"Theologoumenon" for orchestra
The Met Orchestra
James Levine, cond.
Live Stereo Recording
Carnegie Hall, I.14.2007
Broadcast => 256kbs mp3
Many occupations are known for their "proprietary" ailments in the form of various syndromes: the housemaid's knee, the tennis elbow, the writer's cramp - the list is too long to continue. One occupational syndrome, however, has so far eluded the attention of the medical profession. This still unnamed malady afflicts many music writers (critics, historians, educators), and it manifests itself in this way:
Every time a music writer attempts to write something about a contemporary 12-tone composer, the word "uncompromising" swells up in the writer's left hemisphere, then quickly overtakes the entire cerebral cortex and inserts itself in one of the first three sentences of whatever it is that the writer is working on. And if the subject is the composer Charles Wuorinen, the symptoms may become so acute that the word "uncompromising" will make multiple appearances beginning with the very first sentence. Here is a partial list of documented cases of this syndrome among music writers working for just one newspaper and writing about just one 12-tone composer.
Incidentally, when the subject is a composer whose tone rows carry strong tonal implications (or deviate from the magic number "12", or are manipulated in unorthodox ways), this syndrome manifests itself in a weaker, gentler form: Such a composer is invariably described as working with a "highly personal adaptation" of the 12-tone system.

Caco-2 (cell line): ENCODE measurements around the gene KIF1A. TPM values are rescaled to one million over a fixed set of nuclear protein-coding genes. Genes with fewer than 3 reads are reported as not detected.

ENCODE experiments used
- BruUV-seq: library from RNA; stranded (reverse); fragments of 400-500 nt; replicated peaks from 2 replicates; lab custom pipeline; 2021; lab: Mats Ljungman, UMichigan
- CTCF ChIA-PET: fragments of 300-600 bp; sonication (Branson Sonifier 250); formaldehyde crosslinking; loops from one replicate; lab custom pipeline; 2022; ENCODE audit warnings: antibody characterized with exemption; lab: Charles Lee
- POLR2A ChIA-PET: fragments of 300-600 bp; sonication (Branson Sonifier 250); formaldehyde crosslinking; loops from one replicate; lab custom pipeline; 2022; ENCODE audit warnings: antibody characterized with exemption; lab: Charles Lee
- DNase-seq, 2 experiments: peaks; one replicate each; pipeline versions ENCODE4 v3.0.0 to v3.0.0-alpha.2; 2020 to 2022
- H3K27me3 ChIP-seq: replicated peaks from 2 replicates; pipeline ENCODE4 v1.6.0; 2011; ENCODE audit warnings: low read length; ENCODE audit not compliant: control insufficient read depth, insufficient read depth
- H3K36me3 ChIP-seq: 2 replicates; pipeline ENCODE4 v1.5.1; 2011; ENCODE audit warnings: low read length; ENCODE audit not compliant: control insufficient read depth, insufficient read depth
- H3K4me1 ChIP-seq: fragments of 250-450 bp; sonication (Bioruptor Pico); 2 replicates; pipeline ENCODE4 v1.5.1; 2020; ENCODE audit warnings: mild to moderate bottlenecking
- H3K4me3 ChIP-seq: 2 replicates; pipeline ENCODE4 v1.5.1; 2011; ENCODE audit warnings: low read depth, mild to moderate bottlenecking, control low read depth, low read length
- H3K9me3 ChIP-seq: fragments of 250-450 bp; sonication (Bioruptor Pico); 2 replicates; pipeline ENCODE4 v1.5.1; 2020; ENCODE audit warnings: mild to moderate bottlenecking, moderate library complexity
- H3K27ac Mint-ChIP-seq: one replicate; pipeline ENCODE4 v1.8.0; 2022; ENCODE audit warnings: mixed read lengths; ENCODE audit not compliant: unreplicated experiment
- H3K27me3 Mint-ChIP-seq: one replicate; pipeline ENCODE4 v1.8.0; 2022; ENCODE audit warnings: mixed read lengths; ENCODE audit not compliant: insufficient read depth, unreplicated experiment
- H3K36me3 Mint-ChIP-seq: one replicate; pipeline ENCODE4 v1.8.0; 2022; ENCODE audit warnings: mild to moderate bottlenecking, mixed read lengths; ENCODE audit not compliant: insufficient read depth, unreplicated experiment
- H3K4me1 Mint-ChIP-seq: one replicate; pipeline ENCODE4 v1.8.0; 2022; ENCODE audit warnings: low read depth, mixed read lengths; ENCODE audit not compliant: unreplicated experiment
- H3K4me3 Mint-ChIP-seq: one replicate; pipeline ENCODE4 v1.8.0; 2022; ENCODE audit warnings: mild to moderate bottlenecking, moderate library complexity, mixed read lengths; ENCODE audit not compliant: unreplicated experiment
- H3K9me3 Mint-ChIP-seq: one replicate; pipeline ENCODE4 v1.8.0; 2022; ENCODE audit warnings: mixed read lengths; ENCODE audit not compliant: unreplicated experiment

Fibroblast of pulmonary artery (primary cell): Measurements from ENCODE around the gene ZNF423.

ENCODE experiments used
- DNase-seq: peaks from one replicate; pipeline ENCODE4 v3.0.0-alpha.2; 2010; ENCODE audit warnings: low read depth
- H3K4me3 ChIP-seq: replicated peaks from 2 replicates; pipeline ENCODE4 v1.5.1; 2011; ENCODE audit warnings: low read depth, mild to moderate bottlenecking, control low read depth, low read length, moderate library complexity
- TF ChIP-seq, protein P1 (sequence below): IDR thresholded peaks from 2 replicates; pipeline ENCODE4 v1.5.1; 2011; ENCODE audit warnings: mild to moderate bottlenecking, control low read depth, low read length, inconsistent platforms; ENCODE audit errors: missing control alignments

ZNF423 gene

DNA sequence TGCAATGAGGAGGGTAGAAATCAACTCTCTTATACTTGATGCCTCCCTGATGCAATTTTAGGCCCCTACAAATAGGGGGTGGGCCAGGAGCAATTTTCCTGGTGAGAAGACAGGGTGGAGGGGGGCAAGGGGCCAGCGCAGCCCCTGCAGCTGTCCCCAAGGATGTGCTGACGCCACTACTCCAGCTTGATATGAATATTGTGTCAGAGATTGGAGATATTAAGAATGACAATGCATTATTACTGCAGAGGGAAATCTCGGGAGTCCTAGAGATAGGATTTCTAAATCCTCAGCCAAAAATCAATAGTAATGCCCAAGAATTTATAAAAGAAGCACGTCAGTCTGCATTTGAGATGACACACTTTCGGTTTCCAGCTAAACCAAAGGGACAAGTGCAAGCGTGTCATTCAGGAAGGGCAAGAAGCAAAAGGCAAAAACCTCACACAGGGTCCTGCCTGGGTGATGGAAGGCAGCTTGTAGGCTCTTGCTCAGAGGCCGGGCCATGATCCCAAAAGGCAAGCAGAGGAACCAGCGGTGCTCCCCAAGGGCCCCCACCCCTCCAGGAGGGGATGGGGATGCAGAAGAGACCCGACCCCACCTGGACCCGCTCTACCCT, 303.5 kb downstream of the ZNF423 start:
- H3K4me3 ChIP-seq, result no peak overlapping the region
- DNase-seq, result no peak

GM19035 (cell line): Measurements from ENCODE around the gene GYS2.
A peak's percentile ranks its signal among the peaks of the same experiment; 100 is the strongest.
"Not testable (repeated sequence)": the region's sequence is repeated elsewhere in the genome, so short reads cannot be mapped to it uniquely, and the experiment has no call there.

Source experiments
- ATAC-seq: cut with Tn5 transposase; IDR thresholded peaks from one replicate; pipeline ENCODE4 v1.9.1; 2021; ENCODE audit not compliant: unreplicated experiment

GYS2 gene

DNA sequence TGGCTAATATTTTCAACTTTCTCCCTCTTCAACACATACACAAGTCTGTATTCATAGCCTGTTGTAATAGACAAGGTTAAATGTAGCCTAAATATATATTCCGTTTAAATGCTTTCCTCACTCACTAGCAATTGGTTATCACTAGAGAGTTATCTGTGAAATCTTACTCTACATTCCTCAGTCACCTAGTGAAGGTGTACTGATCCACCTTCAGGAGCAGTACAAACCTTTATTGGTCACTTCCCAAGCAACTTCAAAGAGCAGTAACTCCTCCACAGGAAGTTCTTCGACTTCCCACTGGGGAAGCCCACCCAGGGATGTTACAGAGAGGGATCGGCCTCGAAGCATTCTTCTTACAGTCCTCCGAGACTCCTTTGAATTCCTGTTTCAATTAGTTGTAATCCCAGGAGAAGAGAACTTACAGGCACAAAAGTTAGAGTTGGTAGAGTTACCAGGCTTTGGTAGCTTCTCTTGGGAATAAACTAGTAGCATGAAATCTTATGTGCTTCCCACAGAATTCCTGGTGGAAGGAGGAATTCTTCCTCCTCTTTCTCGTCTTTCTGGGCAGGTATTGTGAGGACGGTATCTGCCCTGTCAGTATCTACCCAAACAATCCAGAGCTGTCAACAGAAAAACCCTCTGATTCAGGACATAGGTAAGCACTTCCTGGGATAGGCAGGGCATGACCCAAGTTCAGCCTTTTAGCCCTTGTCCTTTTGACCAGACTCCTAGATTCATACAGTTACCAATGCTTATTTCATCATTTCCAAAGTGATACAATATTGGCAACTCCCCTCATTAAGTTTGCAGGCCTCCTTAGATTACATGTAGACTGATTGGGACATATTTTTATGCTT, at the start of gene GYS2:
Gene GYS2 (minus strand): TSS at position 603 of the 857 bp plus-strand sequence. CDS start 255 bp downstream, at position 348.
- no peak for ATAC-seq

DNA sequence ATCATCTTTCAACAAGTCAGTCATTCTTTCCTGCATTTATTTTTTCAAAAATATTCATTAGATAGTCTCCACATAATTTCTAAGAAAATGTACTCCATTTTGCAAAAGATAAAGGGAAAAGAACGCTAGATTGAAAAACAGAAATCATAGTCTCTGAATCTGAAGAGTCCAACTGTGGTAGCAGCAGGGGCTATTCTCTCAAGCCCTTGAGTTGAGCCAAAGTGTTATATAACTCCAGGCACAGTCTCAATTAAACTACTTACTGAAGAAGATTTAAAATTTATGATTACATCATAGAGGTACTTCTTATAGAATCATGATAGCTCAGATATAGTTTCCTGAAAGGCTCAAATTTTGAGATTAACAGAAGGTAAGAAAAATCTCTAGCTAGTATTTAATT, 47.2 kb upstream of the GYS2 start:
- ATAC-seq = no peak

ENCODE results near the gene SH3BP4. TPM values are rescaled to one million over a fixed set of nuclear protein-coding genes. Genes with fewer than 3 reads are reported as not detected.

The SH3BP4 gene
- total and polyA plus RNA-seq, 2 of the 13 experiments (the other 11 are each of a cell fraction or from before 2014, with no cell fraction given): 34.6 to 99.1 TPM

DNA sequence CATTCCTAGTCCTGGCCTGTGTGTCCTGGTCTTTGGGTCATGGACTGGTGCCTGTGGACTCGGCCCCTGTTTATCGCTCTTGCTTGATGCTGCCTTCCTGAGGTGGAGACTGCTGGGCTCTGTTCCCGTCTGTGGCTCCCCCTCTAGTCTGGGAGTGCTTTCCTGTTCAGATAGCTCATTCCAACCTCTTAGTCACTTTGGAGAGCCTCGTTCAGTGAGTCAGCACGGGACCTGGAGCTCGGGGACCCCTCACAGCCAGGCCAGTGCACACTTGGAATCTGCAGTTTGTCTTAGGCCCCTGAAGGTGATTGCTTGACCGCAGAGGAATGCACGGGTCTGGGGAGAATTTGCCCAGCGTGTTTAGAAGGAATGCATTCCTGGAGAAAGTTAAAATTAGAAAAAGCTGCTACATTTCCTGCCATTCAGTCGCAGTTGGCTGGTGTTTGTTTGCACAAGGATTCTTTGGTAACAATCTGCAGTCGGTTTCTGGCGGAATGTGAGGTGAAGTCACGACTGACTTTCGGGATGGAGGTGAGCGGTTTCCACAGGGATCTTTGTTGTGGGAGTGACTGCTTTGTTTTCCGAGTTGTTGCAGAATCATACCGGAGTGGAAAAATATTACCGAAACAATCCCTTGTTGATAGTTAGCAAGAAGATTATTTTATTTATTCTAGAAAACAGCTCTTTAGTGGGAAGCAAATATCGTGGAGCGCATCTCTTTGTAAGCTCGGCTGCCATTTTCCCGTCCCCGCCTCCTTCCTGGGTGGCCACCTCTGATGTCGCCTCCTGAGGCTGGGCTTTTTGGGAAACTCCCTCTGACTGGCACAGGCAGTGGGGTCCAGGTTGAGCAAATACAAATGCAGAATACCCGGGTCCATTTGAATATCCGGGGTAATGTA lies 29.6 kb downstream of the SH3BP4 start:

At the risk of appearing insensitive to human suffering, I can't resist noting that this "music writer's syndrome" has a mildly hilarious side to it. Because this syndrome manifests itself only in connection with 20th century composers (the earliest documented case I know of dates to a 1935 review of Vaughan Williams's F-minor symphony), it gives the impression that (among other things) Bach's Passions, Chopin's etudes and Brahms's symphonies are full of "compromises", while the "adaptations" of the sonata form by Beethoven and Schubert are no more "personal" than in the music composed by an A.I. software at U.C. Santa Cruz.
All this brings me to the present magnificent performance of Wuorinen's Theologoumenon. Obviously I liked the piece a great deal (it wouldn't have inspired this post otherwise), and I liked it precisely for the reason Wuorinen always hoped his music would be liked: it sounds good. (I honestly don't think that being able to identify the exact tone row and all its permutations is a non-negotiable prerequisite for liking or disliking what I hear in a performance of a 12-tone composition.) The playing of the Met Orchestra under Levine is gorgeously rounded and full-bodied, and I think it conveys Levine's strong commitment to Wuorinen's music.